The Ends of the Earth: An Anthology of the Finest Writing on the Arctic and Antarctic

Ends of the EarthOK, here's my technique to get through these incredibly hot days. Wet your hair--I mean really soak your mane without drying it, fill a huge glass with ice cubes and read a book about the arctic or antarctic. In five New Orleans' summers, I covered a lot of very northern and very southern territory including many of the authors represented in The Ends of the Earth.

Many were not primarily writers but explorers: Roald Amundsen, Frederick A. Cook, Robert Falcon Scott, Richard Byrd, and Robert Peary. They describe the heroic age, where men (and they were usually only men then) struggled by boat, dogsled and foot to reach the furthest and coldest ends of the earth. Quite a few of them died in the process including Scott. It's fascinating to read how many letters Scott wrote in his last couple of days and left inside his tent. He even wrote consolation letters to the widows and parents of the dead members of his party as they lay in death beside him.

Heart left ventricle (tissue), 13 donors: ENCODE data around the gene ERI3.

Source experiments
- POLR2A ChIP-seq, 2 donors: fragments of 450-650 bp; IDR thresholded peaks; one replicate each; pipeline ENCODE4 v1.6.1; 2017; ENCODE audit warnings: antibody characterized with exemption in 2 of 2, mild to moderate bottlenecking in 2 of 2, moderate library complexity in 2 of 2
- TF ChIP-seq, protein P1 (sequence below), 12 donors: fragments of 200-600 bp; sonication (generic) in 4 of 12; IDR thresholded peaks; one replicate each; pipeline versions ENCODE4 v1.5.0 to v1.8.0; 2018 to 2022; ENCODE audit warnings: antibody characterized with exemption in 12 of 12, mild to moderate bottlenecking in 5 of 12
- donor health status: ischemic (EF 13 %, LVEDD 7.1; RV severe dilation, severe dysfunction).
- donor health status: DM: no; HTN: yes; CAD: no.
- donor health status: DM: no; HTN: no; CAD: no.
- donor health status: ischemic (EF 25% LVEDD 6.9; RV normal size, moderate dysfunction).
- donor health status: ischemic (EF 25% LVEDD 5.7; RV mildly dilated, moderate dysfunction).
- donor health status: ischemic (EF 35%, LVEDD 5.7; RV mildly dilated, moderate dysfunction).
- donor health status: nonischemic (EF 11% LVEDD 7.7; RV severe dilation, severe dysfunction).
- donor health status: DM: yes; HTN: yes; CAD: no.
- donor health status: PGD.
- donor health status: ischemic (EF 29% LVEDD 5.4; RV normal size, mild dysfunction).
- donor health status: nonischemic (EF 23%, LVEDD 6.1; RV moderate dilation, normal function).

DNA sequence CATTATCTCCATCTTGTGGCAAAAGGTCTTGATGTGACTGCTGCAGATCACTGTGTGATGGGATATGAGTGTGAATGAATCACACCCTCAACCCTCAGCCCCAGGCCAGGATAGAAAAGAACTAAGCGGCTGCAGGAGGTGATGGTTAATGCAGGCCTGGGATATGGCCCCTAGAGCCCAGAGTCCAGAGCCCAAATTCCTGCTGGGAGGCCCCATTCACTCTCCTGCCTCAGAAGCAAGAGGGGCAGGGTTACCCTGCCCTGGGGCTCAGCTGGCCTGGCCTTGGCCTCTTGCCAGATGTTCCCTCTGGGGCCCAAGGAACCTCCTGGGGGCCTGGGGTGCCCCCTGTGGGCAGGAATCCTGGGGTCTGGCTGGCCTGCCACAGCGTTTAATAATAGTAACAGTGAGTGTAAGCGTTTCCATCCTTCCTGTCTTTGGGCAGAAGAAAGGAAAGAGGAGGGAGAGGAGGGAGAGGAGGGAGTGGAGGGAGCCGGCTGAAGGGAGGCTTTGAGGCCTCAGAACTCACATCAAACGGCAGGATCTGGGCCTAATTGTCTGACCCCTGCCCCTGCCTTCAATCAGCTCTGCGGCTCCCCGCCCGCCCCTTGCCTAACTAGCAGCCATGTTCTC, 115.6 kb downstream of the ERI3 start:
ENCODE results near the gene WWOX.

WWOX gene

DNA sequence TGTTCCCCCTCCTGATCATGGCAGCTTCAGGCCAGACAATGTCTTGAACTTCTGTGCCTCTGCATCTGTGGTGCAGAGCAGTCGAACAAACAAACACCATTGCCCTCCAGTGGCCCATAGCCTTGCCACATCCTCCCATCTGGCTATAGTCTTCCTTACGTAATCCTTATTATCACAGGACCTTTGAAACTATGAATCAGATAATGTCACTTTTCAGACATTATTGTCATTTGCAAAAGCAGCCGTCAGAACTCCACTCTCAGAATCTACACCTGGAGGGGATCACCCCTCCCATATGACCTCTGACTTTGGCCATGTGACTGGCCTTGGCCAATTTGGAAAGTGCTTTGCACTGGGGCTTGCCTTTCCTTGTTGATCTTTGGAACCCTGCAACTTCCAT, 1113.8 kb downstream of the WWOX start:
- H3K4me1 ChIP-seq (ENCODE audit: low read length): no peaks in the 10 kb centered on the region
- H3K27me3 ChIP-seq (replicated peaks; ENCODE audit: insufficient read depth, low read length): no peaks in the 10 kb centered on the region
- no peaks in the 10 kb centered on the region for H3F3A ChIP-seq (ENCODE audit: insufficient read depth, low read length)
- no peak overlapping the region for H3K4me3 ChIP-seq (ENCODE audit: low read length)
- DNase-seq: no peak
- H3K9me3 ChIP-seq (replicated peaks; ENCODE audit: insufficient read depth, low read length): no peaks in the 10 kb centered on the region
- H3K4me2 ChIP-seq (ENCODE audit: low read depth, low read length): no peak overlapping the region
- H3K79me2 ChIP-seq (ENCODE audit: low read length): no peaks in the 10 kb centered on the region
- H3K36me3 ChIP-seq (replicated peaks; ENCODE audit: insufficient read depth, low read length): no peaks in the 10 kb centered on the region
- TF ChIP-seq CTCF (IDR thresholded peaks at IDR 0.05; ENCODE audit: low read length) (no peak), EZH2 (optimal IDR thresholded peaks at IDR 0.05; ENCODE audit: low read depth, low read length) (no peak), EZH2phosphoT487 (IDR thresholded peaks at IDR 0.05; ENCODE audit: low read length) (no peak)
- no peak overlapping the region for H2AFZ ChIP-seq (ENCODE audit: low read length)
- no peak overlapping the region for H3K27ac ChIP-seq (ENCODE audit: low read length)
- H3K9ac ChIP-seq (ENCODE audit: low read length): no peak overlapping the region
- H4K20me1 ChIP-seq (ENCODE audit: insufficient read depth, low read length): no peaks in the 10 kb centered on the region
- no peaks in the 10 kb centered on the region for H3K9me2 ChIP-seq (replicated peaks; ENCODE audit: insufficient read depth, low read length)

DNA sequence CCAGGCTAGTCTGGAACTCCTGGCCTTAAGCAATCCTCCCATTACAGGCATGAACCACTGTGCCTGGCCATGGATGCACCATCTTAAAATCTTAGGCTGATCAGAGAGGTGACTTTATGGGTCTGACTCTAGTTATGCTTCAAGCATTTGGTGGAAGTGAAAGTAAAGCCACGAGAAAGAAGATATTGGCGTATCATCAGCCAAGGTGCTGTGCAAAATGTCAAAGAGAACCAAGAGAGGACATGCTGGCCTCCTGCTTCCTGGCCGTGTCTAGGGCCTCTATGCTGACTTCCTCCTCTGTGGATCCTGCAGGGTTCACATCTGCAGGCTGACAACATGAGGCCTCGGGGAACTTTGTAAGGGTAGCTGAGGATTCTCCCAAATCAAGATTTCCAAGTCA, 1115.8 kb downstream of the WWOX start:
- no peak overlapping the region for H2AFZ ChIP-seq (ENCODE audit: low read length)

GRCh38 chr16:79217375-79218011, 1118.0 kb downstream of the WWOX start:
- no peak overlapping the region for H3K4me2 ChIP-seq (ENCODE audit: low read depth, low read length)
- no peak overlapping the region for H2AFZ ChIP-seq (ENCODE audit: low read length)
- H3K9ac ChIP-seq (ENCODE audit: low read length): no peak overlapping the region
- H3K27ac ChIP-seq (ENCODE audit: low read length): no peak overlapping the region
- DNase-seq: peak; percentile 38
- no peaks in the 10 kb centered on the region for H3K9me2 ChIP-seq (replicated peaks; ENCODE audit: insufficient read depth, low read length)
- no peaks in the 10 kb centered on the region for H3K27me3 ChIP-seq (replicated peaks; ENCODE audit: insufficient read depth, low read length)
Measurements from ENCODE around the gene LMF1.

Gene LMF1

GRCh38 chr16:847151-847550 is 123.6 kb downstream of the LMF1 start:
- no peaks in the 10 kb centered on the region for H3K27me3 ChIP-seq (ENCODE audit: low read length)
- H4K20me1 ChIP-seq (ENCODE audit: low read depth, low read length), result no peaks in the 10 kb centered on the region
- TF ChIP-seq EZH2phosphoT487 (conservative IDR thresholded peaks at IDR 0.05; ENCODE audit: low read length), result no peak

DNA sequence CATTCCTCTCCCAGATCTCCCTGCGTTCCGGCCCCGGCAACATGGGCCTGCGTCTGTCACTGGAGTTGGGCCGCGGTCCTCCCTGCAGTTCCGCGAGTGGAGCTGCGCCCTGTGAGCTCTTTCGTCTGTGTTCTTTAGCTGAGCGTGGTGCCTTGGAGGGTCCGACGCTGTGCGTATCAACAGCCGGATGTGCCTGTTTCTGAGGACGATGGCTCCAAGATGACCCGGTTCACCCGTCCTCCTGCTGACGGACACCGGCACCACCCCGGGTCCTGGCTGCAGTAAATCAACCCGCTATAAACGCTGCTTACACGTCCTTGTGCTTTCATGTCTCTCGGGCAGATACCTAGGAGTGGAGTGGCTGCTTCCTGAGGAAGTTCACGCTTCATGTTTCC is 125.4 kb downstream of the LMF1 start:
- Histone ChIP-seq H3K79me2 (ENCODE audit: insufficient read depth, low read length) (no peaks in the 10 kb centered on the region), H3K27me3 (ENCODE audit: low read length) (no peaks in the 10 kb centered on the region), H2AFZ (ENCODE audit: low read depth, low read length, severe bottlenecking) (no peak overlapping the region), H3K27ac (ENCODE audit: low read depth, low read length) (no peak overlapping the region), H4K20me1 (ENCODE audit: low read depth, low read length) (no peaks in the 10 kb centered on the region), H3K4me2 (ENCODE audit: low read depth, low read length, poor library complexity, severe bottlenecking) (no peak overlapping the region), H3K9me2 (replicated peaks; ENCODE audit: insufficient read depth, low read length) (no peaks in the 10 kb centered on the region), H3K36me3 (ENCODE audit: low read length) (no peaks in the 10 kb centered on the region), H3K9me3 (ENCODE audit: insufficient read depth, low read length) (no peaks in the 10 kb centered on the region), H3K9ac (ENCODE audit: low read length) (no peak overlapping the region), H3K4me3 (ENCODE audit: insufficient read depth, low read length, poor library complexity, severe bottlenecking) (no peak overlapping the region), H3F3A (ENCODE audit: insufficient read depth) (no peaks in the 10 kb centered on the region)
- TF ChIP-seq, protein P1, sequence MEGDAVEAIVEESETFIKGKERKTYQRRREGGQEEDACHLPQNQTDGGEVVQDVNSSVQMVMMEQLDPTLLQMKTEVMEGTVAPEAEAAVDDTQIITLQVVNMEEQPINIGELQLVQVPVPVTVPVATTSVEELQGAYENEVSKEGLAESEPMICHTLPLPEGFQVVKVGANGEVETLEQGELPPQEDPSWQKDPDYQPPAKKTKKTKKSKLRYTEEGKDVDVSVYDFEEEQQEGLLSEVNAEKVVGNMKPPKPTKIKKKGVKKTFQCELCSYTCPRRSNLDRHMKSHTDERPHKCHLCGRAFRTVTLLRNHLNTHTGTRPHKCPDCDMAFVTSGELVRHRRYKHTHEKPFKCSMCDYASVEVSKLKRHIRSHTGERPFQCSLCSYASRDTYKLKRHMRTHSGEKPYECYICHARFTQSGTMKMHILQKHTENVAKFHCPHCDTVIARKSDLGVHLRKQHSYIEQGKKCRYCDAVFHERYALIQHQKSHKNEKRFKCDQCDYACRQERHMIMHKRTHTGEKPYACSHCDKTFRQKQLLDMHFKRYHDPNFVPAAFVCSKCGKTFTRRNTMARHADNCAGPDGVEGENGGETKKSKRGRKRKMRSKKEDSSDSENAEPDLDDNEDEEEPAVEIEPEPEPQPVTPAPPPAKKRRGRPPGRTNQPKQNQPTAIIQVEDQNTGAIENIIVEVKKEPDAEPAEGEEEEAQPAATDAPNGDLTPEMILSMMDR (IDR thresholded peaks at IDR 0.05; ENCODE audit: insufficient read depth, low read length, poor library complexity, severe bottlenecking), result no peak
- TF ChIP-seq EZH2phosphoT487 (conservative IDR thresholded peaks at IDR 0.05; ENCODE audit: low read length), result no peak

For those primarily interested in nature, essays by Barry Lopez and Gretel Ehrlich provide a close look at the inspiring landscapes of the polar regions, while Elizabeth Kolbert gives an introduction to life in the Inupiat village of Shismaref, Alaska.

There are detailed accounts of miseries endured: little food, epic treks over glaciers, surviving (and not) intense blizzards. Always interesting are the strong rivalries between men representing various nations hoping to get to the poles first.

The collection is cleverly designed as two books in one: hold it one way and you read about the Arctic; turn it upside down and discover works about the southern polar areas.

By the time your hair is dry and the icecubes are all melted or chewed, you will feel as though you have visited the coolest of places. Other good reads are Margaret Murie's Two in the Far North and Four to the Pole!: The American Women's Expedition to Antarctica by Nancy Loewen and Ann Bancroft.